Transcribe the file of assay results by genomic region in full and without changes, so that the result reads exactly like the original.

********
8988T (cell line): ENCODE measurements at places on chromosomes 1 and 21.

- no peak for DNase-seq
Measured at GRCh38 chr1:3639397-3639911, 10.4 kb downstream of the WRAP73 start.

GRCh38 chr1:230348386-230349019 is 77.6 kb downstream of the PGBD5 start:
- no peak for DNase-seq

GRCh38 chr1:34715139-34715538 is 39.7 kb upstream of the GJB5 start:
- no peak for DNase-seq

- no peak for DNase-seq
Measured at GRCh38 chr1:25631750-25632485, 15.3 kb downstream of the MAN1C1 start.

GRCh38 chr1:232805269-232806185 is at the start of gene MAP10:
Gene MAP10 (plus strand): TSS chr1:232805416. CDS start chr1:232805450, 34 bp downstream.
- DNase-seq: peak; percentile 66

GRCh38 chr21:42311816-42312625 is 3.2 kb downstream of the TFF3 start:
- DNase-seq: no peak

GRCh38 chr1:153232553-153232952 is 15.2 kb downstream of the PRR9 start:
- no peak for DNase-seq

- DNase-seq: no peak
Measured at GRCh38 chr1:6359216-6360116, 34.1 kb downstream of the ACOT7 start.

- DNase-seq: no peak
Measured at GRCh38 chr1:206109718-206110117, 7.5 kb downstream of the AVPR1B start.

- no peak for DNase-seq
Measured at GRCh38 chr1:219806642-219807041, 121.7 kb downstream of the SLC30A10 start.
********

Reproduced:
8988T (cell line): ENCODE measurements at places on chromosomes 1 and 21.

- no peak for DNase-seq
Measured at GRCh38 chr1:3639397-3639911, 10.4 kb downstream of the WRAP73 start.

GRCh38 chr1:230348386-230349019 is 77.6 kb downstream of the PGBD5 start:
- no peak for DNase-seq

GRCh38 chr1:34715139-34715538 is 39.7 kb upstream of the GJB5 start:
- no peak for DNase-seq

- no peak for DNase-seq
Measured at GRCh38 chr1:25631750-25632485, 15.3 kb downstream of the MAN1C1 start.

GRCh38 chr1:232805269-232806185 is at the start of gene MAP10:
Gene MAP10 (plus strand): TSS chr1:232805416. CDS start chr1:232805450, 34 bp downstream.
- DNase-seq: peak; percentile 66

GRCh38 chr21:42311816-42312625 is 3.2 kb downstream of the TFF3 start:
- DNase-seq: no peak

GRCh38 chr1:153232553-153232952 is 15.2 kb downstream of the PRR9 start:
- no peak for DNase-seq

- DNase-seq: no peak
Measured at GRCh38 chr1:6359216-6360116, 34.1 kb downstream of the ACOT7 start.

- DNase-seq: no peak
Measured at GRCh38 chr1:206109718-206110117, 7.5 kb downstream of the AVPR1B start.

- no peak for DNase-seq
Measured at GRCh38 chr1:219806642-219807041, 121.7 kb downstream of the SLC30A10 start.